Proxies for openness for such rms also include foreign costs,
foreign assets, and foreign
We use a unique database with detailed exchange rate exposure information on Danish
nonnancial rms to determine whether foreign debt hedges against exposure from
foreign revenues or against exposure from physical presence abroad (foreign assets and
subsidiaries). Our database enables us to investigate the issue by differentiating the effects
of not only revenues and operating costs, but also foreign operating assets and foreign
subsidiaries. We nd that foreign debt usage among internationally involved, medium
sized rms is primarily related to foreign operating assets and foreign subsidiaries. Thus,
the results of our study indicate that, in its practical hedging application, foreign debt is
used predominantly to hedge accounting exposure, as opposed to operating exposure.
Yet, it is also possible that foreign debt is used to hedge the ow of expected future
revenues and that foreign assets and foreign subsidiaries provide better proxies for the
present value of future foreign revenues than the annual foreign revenue reported in last
years annual report. The foreign debt measure we use ignores domestic debt swapped
into foreign currency but we address this issue and show that the results are robust.
In spite of the academic focus on operating exposure over accounting exposure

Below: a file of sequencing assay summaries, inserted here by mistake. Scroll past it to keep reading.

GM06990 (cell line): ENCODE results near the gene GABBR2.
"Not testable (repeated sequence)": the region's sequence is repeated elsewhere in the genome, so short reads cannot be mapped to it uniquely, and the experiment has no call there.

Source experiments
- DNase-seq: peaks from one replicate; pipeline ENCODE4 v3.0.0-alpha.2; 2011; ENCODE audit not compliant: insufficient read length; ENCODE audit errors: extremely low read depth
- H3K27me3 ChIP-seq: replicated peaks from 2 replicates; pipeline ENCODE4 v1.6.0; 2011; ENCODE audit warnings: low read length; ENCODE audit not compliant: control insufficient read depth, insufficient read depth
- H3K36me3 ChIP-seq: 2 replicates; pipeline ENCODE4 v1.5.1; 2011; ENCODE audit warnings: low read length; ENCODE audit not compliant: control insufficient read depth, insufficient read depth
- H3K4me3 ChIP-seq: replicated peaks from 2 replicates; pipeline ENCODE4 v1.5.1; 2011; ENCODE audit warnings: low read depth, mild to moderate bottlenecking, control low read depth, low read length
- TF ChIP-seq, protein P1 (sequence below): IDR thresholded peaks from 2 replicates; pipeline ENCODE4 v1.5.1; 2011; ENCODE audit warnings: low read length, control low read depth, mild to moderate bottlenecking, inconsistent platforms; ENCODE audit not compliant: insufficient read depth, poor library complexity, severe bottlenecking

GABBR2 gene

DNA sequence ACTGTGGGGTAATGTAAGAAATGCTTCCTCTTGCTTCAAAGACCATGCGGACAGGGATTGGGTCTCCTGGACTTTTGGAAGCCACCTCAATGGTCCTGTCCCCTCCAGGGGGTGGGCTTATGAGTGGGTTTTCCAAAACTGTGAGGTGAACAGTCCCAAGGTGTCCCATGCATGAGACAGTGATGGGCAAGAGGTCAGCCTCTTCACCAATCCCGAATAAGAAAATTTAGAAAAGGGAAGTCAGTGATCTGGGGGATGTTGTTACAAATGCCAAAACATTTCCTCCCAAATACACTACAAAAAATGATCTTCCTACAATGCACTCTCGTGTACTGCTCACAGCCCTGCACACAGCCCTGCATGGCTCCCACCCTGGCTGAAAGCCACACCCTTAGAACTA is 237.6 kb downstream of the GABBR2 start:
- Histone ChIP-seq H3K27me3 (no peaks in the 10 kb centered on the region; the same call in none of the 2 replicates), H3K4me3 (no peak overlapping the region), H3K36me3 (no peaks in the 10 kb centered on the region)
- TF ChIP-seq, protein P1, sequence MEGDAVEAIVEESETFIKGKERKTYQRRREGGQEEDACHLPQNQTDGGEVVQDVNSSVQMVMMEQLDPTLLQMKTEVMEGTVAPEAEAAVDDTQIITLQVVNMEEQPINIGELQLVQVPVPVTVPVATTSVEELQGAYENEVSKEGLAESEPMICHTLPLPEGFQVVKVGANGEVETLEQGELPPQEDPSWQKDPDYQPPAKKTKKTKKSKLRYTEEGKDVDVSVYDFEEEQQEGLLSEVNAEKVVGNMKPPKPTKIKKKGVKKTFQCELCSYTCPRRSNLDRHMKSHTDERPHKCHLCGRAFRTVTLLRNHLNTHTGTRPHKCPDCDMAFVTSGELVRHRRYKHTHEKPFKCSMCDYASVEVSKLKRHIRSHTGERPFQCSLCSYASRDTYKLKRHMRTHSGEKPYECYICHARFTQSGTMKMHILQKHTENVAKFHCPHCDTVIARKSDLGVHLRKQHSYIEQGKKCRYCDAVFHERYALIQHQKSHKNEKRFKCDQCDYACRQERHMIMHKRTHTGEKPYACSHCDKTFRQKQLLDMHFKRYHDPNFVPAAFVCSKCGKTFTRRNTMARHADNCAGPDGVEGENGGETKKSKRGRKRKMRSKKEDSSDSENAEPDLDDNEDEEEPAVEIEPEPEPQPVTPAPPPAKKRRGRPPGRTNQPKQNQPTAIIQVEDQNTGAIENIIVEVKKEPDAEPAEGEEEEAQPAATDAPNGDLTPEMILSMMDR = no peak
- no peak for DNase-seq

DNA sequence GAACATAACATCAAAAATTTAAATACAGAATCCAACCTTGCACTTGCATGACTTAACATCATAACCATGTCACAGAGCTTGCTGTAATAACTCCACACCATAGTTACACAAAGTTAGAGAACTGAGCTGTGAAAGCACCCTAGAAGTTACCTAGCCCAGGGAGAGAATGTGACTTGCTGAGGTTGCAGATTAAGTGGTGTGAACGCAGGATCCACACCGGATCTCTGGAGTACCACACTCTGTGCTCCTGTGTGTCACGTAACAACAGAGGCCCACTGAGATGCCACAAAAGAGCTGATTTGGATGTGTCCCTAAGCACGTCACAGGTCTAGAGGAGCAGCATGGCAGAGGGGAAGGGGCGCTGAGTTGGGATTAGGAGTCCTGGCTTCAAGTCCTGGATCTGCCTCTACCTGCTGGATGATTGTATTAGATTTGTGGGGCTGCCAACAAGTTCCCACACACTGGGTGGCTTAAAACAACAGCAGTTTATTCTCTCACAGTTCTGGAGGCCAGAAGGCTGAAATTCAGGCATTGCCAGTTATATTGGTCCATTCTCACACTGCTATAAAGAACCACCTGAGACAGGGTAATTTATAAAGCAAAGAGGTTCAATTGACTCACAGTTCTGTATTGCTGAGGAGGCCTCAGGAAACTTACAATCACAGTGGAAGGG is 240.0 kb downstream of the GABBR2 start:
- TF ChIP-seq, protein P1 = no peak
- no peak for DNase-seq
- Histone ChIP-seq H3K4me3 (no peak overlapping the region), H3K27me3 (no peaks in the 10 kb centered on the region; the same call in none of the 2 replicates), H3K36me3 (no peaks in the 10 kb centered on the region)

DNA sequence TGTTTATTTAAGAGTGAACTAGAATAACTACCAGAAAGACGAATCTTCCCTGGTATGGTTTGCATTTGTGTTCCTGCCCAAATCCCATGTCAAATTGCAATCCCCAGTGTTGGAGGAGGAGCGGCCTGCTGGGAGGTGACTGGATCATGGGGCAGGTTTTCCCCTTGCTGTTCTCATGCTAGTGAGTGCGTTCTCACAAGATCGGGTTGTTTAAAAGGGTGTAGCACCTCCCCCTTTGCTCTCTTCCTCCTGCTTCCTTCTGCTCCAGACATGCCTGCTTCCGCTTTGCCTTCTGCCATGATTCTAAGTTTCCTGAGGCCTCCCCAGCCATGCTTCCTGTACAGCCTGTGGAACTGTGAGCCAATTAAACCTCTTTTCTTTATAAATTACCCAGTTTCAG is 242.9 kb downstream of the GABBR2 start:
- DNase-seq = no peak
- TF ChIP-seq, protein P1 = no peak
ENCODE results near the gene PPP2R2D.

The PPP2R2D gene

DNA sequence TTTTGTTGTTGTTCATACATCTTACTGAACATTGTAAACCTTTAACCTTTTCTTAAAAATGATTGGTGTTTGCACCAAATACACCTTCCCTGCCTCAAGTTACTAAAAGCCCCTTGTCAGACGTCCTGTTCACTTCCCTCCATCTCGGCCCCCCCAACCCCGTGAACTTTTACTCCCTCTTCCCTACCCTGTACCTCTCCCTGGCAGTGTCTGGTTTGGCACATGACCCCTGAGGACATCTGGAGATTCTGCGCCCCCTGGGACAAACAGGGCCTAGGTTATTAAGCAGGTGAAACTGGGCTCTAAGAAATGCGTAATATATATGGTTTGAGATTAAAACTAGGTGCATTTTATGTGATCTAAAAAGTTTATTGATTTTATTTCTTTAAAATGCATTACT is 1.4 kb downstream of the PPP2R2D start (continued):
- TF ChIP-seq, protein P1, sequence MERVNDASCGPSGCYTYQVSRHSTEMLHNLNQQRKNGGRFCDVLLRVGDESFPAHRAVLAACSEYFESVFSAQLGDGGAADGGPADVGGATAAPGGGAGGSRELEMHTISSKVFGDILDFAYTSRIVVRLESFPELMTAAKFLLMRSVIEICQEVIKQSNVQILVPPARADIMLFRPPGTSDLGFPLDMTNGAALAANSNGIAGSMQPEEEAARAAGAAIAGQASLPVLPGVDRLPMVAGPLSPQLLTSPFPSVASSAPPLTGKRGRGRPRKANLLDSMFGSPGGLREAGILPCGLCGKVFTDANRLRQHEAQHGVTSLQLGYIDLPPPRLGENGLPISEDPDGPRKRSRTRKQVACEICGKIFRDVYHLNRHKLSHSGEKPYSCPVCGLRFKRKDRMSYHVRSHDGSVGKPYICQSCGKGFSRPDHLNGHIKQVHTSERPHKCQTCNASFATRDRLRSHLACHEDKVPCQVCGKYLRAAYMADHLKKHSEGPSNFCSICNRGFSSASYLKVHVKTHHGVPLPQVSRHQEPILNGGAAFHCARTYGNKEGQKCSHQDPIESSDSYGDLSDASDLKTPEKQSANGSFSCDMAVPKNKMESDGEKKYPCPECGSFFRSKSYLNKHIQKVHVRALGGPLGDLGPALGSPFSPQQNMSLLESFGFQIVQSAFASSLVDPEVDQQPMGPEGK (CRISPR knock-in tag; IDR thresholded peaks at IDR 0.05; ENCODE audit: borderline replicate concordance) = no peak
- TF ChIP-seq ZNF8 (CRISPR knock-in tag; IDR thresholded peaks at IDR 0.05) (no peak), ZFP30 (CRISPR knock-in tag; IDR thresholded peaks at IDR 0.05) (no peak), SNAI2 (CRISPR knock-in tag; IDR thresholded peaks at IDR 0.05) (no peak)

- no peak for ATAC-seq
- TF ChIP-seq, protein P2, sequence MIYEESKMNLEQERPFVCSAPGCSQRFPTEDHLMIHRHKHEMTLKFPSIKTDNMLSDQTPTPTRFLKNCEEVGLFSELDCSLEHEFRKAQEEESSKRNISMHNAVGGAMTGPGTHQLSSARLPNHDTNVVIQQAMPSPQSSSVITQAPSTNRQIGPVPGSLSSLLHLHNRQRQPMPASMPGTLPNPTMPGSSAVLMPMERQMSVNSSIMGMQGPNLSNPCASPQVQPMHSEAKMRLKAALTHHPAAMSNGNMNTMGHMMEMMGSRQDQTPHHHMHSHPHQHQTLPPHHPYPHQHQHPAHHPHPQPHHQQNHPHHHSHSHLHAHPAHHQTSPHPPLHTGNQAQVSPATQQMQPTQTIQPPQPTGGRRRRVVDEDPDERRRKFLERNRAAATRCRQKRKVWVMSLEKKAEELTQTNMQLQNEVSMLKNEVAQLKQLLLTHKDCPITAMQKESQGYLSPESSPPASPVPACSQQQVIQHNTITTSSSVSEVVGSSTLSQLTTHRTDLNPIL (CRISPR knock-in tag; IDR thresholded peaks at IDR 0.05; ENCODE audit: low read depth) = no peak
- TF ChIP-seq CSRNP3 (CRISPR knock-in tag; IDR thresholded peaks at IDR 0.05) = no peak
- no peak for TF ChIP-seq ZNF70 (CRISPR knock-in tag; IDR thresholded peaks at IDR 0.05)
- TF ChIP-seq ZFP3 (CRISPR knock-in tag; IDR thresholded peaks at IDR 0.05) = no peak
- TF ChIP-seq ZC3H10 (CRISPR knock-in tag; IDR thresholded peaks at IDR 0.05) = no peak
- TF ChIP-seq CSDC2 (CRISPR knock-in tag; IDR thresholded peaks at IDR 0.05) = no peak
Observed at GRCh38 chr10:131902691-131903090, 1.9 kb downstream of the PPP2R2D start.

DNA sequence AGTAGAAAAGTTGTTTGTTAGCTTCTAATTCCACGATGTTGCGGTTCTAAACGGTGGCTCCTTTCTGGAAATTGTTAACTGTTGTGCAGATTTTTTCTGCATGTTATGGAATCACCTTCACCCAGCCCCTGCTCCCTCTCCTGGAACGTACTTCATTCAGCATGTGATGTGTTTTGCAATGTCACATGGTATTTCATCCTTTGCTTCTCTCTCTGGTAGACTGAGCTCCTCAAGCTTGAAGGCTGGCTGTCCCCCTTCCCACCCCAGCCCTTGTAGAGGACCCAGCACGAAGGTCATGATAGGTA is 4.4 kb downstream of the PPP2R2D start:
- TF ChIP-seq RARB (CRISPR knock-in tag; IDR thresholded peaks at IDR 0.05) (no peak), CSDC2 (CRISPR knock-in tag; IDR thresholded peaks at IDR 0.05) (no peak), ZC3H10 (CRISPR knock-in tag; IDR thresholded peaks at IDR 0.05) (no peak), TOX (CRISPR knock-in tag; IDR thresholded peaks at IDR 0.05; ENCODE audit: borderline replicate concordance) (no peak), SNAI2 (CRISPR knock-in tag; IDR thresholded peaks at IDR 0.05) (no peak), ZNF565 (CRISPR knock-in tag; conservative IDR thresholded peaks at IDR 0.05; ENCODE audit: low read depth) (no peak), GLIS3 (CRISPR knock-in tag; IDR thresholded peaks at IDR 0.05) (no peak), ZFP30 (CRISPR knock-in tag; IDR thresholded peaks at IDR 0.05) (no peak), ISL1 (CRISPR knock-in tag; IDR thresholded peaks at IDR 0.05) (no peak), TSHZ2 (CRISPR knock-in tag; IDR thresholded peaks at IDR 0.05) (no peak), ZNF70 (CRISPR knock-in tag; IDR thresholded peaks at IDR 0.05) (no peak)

example, the focus on cash ows in terms of reducing the risk of nancial distress (Smith
and Stulz, 1985) or improving the ability to make valueadding investments (Froot et al.,
1993) empirical studies show that accounting concerns do matter in actual managerial
decision making (e.g., Lins et al., 2011). A rm that has foreign assets (e.g., in the form of
In exposure terms it makes no difference whether, say, a German rm chooses to hedge a
positive cash ow of US$1 million that it expects to receive in three months based on a sales
contract by 1) selling forward today with a settlement of US$1 million against the euro (EUR)
in three months or 2) borrowing an amount in US dollars (instead of borrowing in EUR) today
that, together with accrued interest, is settled by paying back exactly US$1 million in three
months. Géczy et al. (1997) note that foreign debt can displace the need to hedge with
derivatives by acting as a hedge of foreign revenues.
Foreign debt cannot be used as a hedge against costs in foreign currency because this would
create two negative and thus nonoffsetting cash ows in that particular currency. Thus,
foreign costs cannot explain foreign debt usage but are generally correlated with openness.
Foreign exchange exposure is traditionally grouped in three categories: transaction exposure,
translation exposure also called accounting exposure and economic exposure also called
operating exposure, strategic exposure, or competitive exposure (e.g., Eiteman et al., 2010).
© 2013 John Wiley & Sons Ltd
Foreign Debt Usage in NonFinancial Firms 591